Saife heard us talking about names with his hands in the dishwater. He straightened an arm toward heaven and said his meant saber. Onion-water dripped on his head.
Saife appeared to be nothing like his name, but he was.
He was 5’10” and round like a medicine ball. Saife had a huge ass that hung out of perpetually wet sweatpants. He drove a truck on house errands because he could not fit into a car.
But beneath all that meat, bracing his Jurassic spine, there was a steel blade. The blade sang at odd times, like a pitchfork, and the sound of it scraped Saife’s brain.
In that way, Saife and Liam, the old Scottish medic, were alike.
Liam heard incoming rockets before anyone else. The brief whistle before the boom scraped Liam’s brain and pushed his body. His face tightened all of a sudden and he dove from his seat. I learned to follow.
“Doont b’daft Danny, geh’ th’fook doon,” Liam said.
It was shame made the steel sing in Saife’s head. By the time I learned that, Saife was gone and it was too late to follow him.
Saife ate his family. That was the rumor. No one had ever seen them and he rarely spoke of them.
When I showed up at the old villa, Saife had just turned eighteen.
“I love Iraqi, I love American, I love British,” Saife said, on a night we nicked two gallons of booze from the contractors’ stash.
He was not sharp – joven, gordo, ilusionado – but he was burro-strong and he had spirit.
I was into the whiskey.
Saife finished his sixth or seventh beera then showed me his purple hand.
He put a cigar out on the back of his hand when his uncle joined the Mahdi Army. He re-lit the cigar three more times before he finished burning himself.
Saife was Sunni. He was ashamed of his uncle for joining the Shi’a militia so he burned through the thickest veins in his hand and he didn’t feel anything, he said.
Saife burned himself for shame.
And he didn’t like it when he didn’t get paid.
And he didn’t like it when the Britons called him Fatboy.
“Dudeki!” Saife called back. “Motherfucker! Koosortek!”
But there were more of them than him.
They were just fucking with him.
Sometimes Saife didn’t care.
Sometimes he did.
Saife wanted to kill his uncle. Saife wasn’t afraid, he didn’t feel anything.
“Lee-esh,” I asked.
It was all very cloudy.
My brain was fat and the colored lights strung around the yard streamed across the wet glaze on my eyes.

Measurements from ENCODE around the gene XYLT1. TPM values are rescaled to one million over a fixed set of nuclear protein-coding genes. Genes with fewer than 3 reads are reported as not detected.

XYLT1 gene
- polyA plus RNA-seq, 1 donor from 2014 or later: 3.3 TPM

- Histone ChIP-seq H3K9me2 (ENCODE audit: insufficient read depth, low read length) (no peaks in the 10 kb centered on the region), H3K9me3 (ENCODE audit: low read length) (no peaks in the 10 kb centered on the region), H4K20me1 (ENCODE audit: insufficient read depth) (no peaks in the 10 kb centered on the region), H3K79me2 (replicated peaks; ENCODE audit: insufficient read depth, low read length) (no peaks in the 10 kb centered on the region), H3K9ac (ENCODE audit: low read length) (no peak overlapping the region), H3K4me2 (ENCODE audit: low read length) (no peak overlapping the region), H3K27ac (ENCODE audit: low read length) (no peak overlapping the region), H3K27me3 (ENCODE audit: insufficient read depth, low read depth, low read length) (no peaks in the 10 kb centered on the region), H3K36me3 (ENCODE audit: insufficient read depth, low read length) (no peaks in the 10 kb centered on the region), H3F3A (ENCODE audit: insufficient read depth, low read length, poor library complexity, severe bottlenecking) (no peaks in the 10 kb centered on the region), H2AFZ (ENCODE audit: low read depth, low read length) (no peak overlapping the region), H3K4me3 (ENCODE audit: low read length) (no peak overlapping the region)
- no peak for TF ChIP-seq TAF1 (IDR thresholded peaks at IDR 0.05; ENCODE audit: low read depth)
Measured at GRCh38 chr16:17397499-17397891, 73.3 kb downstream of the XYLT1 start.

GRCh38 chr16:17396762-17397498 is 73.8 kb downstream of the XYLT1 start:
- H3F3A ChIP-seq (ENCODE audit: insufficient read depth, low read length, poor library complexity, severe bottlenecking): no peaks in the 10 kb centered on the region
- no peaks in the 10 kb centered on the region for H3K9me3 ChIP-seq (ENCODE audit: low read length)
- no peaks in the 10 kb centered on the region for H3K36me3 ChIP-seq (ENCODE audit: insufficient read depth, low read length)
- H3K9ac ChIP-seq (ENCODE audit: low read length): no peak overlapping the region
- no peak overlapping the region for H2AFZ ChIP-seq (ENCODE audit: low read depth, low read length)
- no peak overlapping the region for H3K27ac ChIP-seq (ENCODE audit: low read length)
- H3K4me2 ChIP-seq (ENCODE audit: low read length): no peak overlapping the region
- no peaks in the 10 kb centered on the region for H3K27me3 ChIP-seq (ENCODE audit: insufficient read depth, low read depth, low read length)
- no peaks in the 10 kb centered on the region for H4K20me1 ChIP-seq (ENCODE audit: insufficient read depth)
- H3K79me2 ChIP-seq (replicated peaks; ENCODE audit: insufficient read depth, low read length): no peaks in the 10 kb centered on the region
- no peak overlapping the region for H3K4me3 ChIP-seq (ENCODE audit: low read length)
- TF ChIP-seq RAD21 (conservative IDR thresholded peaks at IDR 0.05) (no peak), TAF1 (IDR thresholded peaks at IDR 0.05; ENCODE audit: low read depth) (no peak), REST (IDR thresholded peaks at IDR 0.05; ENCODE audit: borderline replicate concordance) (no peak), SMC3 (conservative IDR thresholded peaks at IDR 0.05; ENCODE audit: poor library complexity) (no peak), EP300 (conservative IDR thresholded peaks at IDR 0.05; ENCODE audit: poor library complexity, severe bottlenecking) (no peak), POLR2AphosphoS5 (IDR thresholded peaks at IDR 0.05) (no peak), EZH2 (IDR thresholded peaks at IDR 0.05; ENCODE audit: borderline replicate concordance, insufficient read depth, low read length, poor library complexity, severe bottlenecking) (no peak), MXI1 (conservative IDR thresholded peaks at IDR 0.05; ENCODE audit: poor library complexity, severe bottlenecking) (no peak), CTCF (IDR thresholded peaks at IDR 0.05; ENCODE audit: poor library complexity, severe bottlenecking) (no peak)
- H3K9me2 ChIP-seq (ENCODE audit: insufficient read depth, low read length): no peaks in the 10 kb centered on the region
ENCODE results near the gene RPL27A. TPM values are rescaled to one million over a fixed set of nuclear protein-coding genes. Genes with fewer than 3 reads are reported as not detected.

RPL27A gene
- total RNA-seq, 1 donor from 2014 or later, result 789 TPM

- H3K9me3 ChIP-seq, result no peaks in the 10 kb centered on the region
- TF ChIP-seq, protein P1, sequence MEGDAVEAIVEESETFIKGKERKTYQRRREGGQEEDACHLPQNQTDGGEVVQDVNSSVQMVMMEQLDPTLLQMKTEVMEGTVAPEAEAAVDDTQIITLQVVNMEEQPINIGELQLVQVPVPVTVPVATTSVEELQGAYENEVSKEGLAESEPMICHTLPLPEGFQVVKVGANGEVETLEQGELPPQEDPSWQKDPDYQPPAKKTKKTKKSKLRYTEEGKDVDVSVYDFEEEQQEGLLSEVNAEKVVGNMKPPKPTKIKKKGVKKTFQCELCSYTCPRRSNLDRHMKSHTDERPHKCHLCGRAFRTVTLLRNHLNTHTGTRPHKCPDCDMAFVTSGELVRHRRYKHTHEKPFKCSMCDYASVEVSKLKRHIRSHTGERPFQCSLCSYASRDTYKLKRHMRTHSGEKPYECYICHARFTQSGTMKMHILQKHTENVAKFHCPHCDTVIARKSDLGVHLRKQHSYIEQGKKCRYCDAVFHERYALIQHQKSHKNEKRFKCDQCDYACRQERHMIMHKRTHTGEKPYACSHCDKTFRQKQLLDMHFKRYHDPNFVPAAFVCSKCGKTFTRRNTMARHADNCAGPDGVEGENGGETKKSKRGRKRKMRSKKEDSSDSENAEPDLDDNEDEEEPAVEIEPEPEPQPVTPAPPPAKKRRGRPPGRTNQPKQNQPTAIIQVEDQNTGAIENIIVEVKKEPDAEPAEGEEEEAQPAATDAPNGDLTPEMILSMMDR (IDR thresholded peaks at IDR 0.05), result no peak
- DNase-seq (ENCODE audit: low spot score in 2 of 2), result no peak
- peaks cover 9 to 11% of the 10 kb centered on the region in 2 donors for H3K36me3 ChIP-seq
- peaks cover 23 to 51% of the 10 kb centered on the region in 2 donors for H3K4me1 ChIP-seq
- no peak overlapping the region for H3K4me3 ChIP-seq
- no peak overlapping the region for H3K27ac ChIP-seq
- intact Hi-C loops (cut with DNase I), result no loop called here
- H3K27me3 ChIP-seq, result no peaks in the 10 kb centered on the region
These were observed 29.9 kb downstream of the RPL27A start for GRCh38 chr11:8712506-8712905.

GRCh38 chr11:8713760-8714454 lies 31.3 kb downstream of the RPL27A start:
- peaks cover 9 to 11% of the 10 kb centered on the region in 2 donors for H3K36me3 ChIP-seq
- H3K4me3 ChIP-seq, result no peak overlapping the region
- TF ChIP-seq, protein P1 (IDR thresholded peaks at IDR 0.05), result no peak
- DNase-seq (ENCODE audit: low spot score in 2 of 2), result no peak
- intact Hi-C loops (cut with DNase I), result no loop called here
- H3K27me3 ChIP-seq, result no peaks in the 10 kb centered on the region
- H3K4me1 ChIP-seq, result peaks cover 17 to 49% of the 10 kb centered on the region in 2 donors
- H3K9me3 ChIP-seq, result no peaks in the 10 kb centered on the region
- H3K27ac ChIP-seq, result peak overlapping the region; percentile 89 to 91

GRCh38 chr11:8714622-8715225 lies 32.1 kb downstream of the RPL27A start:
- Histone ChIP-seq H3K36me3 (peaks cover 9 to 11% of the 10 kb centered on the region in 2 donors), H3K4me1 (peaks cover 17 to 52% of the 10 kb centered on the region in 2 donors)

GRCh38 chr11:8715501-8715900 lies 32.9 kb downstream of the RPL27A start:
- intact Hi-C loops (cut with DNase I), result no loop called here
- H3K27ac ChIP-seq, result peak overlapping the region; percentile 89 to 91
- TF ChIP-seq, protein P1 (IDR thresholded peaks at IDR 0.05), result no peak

Kill him because he joined a militia or kill him because he joined the Shi’a militia instead of al Qaeda?
Those things were always cloudy here. With the war, these were places to take cover. Now it was just
rubble baking in the sun. Now there were as many questions as there were displaced families.
Are you Sunni first or Iraqi first?
Have 150,000 Iraqi’s died or have that many Shi’a and Sunni died in Iraq?
It was all very cloudy after the war. Life was beginning again but the militias still bombed the markets
and government buildings, unarmed people. In April, strings of bombings killed and maimed all over Iraq.
The threat thickened the air like the smoke and the dust.
No one knew why. They watched the television news reporters say the militias were backed by money from Iran and Saudi Arabia. The overarching goal was to create instability in al-Maliki’s new government. Iran and Saudi Arabia were jockeying for influence over Iraq.
When those succinct broadcasts ended people returned to their cloudy lives and all the floating questions:
Are you a peaceful man or the man of the house?
If you are the man of the house you better work.
If you are the man of the house, you better defend it – the militias can help with that.
If you are the only man, where do you go?
I was drunk. I promised Saife I would help kill the traitorous uncle.
“Sadeeki,” we said, one after another.
Outside the sculpted concrete walls of the Old Villa, dumpster dogs growled over one lame, pregnant bitch. She had a matted golden coat and a broken leg that was turning black. Every night, the dogs found her.
Saife and I shook on our murder promise.
We drank some more and threw kitchen knives into the ground and listened to the dirty golden bitch squeal.
That was the night song.
Intesar was boss at the new villa. She was in her thirties and she judged everyone’s work with bright eyes, black eyelids and pursed wet-looking lips.
The doctor was her assistant. He tested the light switches and brought us lunch.
Intesar was Ali-foreman’s sister. She ran the construction company and she worked well with foreigners. When she talked to you, she always smoothed your shirt at the shoulders.